It’s common knowledge a dog bite might warrant a trip to the doctor, but could a friendly puppy lick be dangerous too?
It’s possible – but rare – for close contact with the family pooch to transmit bacteria that can cause dangerous blood poisoning, according to a new case study published in the British Medical Journal’s BMJ Case Reports.
The case report – meaning a detailed description of a striking diagnosis in an individual patient – detailed the unusual story of a 70-year-old Caucasian woman who developed slurred speech and became unresponsive while on the phone to a relative.
Paramedics discovered the woman slumped in a chair in the home she shared with her Italian greyhound. She was diagnosed with severe sepsis, or blood poisoning. Doctors eventually determined she had been infected with Capnocytophaga canimorsus a germ commonly found in the saliva of cats and dogs.
“Neither scratch nor bite was established, although close petting including licks was reported,” the authors wrote. “A full recovery was made following two weeks of intensive care support and broadspectrum antibiotics.”
The paper said that the lesson for doctors was that infection “may occur in the absence of obvious bites or scratches and should always be considered in cases of severe sepsis in pet-owning elderly patients.”
Lead author of the paper, Dr James P Wilson from the Department of Medicine for the Elderly, University College London Hospitals NHS Foundation Trust, told The Conversation that the case detailed “was a very rare event”.
“There have been 13 cases of sepsis involving Capnocytophaga canimorsus since 1990 in the UK; equating to an incidence (at least in the UK) of approximately one case per 150 million people per year. You are about 150 times more likely to be struck by lightning! And, of those 13 cases only a handful were associated with licks,” he said.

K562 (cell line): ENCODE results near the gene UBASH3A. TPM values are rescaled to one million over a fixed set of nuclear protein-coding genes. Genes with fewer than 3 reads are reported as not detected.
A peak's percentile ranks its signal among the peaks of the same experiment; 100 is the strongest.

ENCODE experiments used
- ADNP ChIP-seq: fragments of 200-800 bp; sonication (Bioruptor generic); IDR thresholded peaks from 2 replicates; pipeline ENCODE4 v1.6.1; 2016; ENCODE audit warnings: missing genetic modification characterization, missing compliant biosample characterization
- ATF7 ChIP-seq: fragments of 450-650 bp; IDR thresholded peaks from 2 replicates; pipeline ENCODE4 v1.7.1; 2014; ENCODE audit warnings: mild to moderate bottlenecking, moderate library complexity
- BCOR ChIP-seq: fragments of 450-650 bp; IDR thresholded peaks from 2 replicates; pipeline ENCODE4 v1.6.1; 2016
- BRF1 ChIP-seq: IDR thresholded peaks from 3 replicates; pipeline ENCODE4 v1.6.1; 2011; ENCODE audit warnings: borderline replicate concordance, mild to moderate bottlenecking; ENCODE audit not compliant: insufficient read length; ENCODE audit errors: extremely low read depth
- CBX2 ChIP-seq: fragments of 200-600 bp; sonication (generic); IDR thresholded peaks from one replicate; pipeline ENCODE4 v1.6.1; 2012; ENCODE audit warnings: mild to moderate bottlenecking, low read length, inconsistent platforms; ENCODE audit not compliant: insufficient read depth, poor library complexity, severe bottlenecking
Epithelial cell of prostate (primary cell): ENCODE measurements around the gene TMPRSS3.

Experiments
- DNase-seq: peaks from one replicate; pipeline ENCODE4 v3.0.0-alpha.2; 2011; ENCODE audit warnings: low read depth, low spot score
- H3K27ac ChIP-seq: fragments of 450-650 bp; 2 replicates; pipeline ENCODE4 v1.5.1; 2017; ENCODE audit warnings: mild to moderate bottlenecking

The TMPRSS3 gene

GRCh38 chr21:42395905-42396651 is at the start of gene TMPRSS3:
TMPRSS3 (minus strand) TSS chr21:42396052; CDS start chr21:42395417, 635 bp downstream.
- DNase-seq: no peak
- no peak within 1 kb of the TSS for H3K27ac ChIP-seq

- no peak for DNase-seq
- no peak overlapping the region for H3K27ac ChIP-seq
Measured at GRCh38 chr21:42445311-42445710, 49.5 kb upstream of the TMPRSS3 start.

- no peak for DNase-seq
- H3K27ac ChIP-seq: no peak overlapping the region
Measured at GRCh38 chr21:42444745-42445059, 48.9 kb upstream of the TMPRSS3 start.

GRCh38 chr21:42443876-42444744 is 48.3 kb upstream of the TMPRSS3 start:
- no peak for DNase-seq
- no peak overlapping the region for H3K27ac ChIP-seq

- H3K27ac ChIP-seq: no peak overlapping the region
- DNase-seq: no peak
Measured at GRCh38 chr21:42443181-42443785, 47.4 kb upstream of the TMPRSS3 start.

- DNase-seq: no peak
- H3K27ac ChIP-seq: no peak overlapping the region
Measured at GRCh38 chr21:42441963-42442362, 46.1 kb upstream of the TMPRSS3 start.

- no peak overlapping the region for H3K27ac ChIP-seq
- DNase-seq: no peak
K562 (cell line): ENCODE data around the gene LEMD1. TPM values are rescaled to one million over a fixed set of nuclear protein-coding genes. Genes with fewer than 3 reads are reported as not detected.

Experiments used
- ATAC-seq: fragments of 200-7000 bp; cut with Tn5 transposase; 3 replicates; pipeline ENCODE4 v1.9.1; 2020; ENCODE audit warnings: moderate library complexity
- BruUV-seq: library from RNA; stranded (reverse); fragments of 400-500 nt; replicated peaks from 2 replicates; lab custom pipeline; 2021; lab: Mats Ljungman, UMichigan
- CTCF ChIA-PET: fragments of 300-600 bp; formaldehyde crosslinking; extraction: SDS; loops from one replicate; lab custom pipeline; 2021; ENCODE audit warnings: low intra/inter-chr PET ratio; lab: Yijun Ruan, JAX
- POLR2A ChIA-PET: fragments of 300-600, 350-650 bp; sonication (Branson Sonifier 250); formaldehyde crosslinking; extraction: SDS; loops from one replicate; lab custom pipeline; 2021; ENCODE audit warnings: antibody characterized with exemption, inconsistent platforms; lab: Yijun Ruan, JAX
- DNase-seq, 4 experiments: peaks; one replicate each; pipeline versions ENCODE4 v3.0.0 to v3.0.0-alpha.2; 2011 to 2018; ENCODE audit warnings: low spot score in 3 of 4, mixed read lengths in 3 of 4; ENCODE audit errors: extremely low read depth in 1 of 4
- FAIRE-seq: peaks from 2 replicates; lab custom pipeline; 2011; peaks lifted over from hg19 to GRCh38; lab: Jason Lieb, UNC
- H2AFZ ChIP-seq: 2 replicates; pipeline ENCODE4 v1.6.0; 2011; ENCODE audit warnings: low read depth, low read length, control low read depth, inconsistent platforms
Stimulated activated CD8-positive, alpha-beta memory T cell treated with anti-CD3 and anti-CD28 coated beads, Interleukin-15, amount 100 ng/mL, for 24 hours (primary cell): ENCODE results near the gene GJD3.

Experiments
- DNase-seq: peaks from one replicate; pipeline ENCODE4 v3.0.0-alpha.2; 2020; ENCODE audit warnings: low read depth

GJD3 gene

“Crucially, the message is not to scare people away from being close to their dogs. The message is more directed at hospital doctors to think about animal transmitted infections generally, when a patient – particularly with immune dysfunction – presents with sepsis.”
Wilson said more caution should be taken with very young children, particularly in the first months when the immune system is still developing. Care should also be taken with immunosuppression, such as people with no spleen, those with liver and alcohol problems or people undergoing chemotherapy.
Dr Vincent Ho, a clinical academic gastroenterologist from Western Sydney University, who was not involved in the findings, said the case highlights a quite uncommon but interesting reaction.
“I would stress that such reactions are very, very rare, and shouldn’t prevent us from having close contact with pets,” he said.
“This case study is saying that this is an elderly person with fairly normal immune system, who developed a very severe reaction to this bacteria. So the elderly, along with the immune suppressed, are important groups to consider. If they’re very unwell, they should keep their distance from their pets.”
Authors: Marta Skrabacz, Editor, The Conversation